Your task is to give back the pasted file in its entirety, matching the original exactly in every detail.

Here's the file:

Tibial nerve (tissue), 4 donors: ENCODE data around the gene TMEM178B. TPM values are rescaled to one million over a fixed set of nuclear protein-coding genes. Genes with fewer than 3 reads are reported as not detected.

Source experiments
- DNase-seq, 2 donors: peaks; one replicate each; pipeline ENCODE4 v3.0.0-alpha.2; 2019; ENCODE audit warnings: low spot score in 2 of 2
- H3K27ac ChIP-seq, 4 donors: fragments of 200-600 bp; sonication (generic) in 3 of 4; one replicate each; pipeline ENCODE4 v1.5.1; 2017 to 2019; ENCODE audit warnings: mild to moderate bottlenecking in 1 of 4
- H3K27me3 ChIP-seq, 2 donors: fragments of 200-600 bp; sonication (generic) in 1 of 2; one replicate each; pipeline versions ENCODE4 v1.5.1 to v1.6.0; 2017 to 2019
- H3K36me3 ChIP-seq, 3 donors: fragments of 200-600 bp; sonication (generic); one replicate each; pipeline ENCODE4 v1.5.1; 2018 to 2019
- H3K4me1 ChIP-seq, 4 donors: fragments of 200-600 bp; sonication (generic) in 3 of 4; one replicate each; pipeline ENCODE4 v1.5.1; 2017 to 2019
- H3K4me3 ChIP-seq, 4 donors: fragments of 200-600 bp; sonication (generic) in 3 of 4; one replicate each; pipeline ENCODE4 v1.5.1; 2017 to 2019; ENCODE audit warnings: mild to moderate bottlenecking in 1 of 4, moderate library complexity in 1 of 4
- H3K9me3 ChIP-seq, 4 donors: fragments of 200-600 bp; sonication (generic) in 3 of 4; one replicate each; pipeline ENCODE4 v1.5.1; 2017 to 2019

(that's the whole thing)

Tibial nerve (tissue), 4 donors: ENCODE data around the gene TMEM178B. TPM values are rescaled to one million over a fixed set of nuclear protein-coding genes. Genes with fewer than 3 reads are reported as not detected.

Source experiments
- DNase-seq, 2 donors: peaks; one replicate each; pipeline ENCODE4 v3.0.0-alpha.2; 2019; ENCODE audit warnings: low spot score in 2 of 2
- H3K27ac ChIP-seq, 4 donors: fragments of 200-600 bp; sonication (generic) in 3 of 4; one replicate each; pipeline ENCODE4 v1.5.1; 2017 to 2019; ENCODE audit warnings: mild to moderate bottlenecking in 1 of 4
- H3K27me3 ChIP-seq, 2 donors: fragments of 200-600 bp; sonication (generic) in 1 of 2; one replicate each; pipeline versions ENCODE4 v1.5.1 to v1.6.0; 2017 to 2019
- H3K36me3 ChIP-seq, 3 donors: fragments of 200-600 bp; sonication (generic); one replicate each; pipeline ENCODE4 v1.5.1; 2018 to 2019
- H3K4me1 ChIP-seq, 4 donors: fragments of 200-600 bp; sonication (generic) in 3 of 4; one replicate each; pipeline ENCODE4 v1.5.1; 2017 to 2019
- H3K4me3 ChIP-seq, 4 donors: fragments of 200-600 bp; sonication (generic) in 3 of 4; one replicate each; pipeline ENCODE4 v1.5.1; 2017 to 2019; ENCODE audit warnings: mild to moderate bottlenecking in 1 of 4, moderate library complexity in 1 of 4
- H3K9me3 ChIP-seq, 4 donors: fragments of 200-600 bp; sonication (generic) in 3 of 4; one replicate each; pipeline ENCODE4 v1.5.1; 2017 to 2019